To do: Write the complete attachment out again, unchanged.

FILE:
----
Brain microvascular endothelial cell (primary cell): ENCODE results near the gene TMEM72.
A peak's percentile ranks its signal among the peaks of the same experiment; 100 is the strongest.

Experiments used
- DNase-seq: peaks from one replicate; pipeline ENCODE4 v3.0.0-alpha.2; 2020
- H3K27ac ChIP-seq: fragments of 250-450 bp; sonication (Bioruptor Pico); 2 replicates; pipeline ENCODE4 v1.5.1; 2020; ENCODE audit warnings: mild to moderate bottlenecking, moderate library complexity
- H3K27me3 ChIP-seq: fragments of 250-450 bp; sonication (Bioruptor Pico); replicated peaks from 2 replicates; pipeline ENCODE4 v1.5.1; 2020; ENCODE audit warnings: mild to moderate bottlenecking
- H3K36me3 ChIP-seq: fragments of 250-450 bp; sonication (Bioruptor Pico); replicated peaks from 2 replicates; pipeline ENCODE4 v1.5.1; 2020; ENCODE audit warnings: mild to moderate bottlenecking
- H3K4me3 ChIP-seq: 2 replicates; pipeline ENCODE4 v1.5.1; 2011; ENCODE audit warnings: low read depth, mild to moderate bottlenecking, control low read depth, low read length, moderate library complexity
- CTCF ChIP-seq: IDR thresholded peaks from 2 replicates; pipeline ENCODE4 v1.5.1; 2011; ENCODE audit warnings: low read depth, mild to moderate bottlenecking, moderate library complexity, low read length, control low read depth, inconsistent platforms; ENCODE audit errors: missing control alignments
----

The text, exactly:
Brain microvascular endothelial cell (primary cell): ENCODE results near the gene TMEM72.
A peak's percentile ranks its signal among the peaks of the same experiment; 100 is the strongest.

Experiments used
- DNase-seq: peaks from one replicate; pipeline ENCODE4 v3.0.0-alpha.2; 2020
- H3K27ac ChIP-seq: fragments of 250-450 bp; sonication (Bioruptor Pico); 2 replicates; pipeline ENCODE4 v1.5.1; 2020; ENCODE audit warnings: mild to moderate bottlenecking, moderate library complexity
- H3K27me3 ChIP-seq: fragments of 250-450 bp; sonication (Bioruptor Pico); replicated peaks from 2 replicates; pipeline ENCODE4 v1.5.1; 2020; ENCODE audit warnings: mild to moderate bottlenecking
- H3K36me3 ChIP-seq: fragments of 250-450 bp; sonication (Bioruptor Pico); replicated peaks from 2 replicates; pipeline ENCODE4 v1.5.1; 2020; ENCODE audit warnings: mild to moderate bottlenecking
- H3K4me3 ChIP-seq: 2 replicates; pipeline ENCODE4 v1.5.1; 2011; ENCODE audit warnings: low read depth, mild to moderate bottlenecking, control low read depth, low read length, moderate library complexity
- CTCF ChIP-seq: IDR thresholded peaks from 2 replicates; pipeline ENCODE4 v1.5.1; 2011; ENCODE audit warnings: low read depth, mild to moderate bottlenecking, moderate library complexity, low read length, control low read depth, inconsistent platforms; ENCODE audit errors: missing control alignments